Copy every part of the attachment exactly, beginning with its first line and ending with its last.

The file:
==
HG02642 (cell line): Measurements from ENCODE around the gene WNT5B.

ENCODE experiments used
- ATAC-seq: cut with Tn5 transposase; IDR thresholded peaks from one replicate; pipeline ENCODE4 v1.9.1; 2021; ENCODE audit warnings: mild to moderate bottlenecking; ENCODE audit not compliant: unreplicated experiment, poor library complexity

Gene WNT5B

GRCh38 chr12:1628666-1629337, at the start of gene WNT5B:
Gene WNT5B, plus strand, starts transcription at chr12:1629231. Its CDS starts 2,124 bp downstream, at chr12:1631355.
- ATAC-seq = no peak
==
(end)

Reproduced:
HG02642 (cell line): Measurements from ENCODE around the gene WNT5B.

ENCODE experiments used
- ATAC-seq: cut with Tn5 transposase; IDR thresholded peaks from one replicate; pipeline ENCODE4 v1.9.1; 2021; ENCODE audit warnings: mild to moderate bottlenecking; ENCODE audit not compliant: unreplicated experiment, poor library complexity

Gene WNT5B

GRCh38 chr12:1628666-1629337, at the start of gene WNT5B:
Gene WNT5B, plus strand, starts transcription at chr12:1629231. Its CDS starts 2,124 bp downstream, at chr12:1631355.
- ATAC-seq = no peak